Hideki Matsuyama hopes Masters win ‘opens the floodgates’ for Japan

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Hideki Matsuyama hopes his Masters victory will “open the floodgates” for his fellow Japanese players.

A decade after finishing as the leading amateur at Augusta National, Matsuyama survived a nervous start and a late stumble to become the first male Japanese player to win a major championship.

The 29-year-old was cruising to victory until inexplicably going for the par-five 15th in two and firing his approach over the green into the water, the resulting two-shot swing seeing his lead cut in half.

However, nearest rival Xander Schauffele then pulled his tee shot on the 16th into the water to end his chances and allow Matsuyama the luxury of completing a closing 73 to finish a shot ahead of debutant Will Zalatoris.

Speaking through a translator, Matsuyama said: “I’m really happy. My nerves didn’t start on the second nine, it was right from the start and right to the very last putt.

“I was thinking about my family all the way round today and I’m really happy that I played well for them.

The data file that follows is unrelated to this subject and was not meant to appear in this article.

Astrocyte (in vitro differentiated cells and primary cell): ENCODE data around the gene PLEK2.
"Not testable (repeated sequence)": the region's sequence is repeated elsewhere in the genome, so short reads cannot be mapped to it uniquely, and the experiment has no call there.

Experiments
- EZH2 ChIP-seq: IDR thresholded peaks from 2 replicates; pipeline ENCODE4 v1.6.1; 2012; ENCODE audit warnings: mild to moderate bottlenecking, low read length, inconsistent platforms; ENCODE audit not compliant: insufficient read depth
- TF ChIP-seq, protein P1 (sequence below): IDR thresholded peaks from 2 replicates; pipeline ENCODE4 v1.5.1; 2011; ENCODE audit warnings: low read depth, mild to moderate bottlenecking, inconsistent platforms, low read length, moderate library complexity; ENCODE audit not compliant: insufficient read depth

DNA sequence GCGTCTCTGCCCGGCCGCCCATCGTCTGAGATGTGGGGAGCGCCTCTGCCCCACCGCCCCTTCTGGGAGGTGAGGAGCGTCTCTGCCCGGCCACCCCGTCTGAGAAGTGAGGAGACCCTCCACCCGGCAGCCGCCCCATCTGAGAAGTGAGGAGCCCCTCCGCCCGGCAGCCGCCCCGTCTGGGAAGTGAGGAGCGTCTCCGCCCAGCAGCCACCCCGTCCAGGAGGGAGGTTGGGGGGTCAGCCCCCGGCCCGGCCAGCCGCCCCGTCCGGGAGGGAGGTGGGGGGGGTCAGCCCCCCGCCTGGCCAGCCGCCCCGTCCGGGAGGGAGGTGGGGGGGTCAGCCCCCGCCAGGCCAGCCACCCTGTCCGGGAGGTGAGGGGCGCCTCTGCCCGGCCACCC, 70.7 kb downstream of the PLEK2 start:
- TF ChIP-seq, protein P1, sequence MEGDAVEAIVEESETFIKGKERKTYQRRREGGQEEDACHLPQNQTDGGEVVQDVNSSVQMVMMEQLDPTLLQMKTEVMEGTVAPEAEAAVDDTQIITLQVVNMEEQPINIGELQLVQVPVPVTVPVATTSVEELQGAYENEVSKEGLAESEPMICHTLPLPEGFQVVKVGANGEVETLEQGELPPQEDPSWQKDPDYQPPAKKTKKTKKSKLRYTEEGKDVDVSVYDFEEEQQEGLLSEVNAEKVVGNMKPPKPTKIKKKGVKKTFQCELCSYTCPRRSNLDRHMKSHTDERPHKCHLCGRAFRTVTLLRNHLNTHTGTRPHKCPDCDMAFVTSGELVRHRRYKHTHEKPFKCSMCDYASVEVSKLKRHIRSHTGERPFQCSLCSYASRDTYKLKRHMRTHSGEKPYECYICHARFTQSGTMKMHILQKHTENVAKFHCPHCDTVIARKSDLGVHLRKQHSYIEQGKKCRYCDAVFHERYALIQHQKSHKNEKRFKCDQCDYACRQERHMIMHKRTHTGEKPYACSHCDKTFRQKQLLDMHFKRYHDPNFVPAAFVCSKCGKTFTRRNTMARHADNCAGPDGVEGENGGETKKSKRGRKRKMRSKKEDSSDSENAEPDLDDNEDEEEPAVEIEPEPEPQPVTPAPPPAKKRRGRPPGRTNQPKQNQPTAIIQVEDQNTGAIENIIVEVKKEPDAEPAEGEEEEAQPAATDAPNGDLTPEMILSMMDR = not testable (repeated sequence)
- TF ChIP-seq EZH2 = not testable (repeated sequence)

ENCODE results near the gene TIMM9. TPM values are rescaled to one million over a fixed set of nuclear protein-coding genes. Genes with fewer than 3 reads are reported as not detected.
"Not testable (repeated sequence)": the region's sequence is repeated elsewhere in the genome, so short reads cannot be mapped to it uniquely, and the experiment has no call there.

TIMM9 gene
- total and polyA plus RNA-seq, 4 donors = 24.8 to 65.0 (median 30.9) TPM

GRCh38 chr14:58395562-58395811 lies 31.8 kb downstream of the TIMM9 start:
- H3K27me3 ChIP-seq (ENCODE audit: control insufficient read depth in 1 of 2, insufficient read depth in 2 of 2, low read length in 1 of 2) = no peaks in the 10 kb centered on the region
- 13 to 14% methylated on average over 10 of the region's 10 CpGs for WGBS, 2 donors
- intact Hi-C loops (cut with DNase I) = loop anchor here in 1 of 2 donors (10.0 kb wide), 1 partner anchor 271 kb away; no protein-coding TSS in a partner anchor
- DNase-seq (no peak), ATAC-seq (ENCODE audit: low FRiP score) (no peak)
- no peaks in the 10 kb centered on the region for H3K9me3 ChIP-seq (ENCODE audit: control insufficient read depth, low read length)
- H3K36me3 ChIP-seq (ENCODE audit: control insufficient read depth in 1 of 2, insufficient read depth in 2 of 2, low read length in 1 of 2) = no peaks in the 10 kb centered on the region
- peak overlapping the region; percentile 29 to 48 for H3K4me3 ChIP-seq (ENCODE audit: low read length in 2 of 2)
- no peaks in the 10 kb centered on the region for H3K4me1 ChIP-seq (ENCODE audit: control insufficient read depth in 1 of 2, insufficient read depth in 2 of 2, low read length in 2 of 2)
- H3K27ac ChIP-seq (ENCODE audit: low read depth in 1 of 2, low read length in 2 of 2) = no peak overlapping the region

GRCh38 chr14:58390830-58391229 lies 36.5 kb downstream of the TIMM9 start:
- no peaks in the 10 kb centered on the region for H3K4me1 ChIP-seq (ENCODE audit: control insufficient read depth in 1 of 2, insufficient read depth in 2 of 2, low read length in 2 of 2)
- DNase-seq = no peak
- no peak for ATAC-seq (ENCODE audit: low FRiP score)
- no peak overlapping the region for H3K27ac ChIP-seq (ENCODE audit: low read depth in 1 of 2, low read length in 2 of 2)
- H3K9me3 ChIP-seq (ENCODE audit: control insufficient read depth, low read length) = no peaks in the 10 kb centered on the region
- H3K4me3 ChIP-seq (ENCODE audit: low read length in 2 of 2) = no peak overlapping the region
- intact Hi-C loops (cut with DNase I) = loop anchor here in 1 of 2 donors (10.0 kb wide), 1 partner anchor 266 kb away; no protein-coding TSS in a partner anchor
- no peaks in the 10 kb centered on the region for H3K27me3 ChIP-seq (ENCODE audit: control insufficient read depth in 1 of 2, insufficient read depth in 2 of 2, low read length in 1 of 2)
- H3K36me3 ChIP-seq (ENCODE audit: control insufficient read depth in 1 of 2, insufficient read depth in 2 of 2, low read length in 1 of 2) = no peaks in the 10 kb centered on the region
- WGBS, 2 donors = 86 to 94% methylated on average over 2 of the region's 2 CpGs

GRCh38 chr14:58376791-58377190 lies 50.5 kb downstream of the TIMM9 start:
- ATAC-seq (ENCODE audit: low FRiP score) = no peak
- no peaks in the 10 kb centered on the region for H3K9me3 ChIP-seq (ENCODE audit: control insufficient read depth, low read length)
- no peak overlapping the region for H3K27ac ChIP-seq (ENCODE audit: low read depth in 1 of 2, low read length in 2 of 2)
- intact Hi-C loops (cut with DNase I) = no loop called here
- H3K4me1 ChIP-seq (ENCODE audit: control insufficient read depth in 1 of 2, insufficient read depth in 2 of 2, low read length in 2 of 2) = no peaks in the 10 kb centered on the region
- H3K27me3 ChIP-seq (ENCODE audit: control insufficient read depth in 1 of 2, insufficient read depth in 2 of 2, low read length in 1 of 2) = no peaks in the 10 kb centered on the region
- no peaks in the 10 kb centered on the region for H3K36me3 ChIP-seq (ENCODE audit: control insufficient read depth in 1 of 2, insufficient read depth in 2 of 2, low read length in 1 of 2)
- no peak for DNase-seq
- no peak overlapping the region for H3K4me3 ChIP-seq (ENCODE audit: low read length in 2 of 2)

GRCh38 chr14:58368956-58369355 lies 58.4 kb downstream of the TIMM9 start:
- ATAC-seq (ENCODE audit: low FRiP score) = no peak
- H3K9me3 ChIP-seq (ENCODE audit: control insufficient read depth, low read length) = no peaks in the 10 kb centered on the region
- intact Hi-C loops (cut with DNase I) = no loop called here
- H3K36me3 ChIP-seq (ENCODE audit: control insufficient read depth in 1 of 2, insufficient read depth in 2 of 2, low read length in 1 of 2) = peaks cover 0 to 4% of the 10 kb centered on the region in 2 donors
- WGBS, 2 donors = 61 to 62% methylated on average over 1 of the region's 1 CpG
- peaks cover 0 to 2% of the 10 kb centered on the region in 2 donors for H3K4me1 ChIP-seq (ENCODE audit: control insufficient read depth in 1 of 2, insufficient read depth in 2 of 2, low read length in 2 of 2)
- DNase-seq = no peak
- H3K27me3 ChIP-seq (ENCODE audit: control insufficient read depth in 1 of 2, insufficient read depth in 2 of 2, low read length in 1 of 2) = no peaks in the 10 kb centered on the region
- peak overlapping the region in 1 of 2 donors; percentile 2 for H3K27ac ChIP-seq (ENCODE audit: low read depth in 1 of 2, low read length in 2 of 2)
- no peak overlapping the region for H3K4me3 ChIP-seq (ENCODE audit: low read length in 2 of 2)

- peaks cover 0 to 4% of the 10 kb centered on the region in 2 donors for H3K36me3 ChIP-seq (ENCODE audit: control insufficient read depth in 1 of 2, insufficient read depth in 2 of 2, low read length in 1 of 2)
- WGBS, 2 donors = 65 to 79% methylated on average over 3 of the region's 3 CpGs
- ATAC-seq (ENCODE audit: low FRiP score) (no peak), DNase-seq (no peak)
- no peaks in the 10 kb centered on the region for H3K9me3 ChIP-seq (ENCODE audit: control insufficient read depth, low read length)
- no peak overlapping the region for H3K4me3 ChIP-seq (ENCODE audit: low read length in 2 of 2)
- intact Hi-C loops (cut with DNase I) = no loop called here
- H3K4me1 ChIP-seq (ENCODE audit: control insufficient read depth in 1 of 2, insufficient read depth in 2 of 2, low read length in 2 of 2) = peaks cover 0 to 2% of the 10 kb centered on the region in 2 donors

“Hopefully I’ll be a pioneer in this and many other Japanese will follow and I’m glad to be able to open the floodgates hopefully and many more will follow me.”

Schauffele had recovered from a double bogey on the fifth with birdies on the seventh and eighth and made four more in a row from the 12th before his decisive mistake on the 16th.

Hideki Matsuyama with the Masters trophy
Hideki Matsuyama with the Masters trophy (Matt Slocum/AP)

“I was coming in hot, feeling good,” Schauffele said. “Hideki surprisingly went for the green on 15 so I felt like he gave me a little bit of hope there.

“I was maybe a little hyper-aggressive there on 16. If I had a lead I would have bailed out right and I think that’s the shot on the hole, I just haven’t hit it enough.

“I fought hard. It was a messy start and Hideki was robot-like for 13 holes and didn’t make a mistake. I felt like I gave him a little bit of a run and a little bit of excitement and unfortunately hit it in the drink there.

“If you look at my career you could call it a big ball of scar tissue with a bunch of second places. I don’t look at it that way.

“I hit a good shot, I committed to it but it turned out bad. I’ll be able to sleep tonight. I might be tossing and turning but I’ll be okay.”

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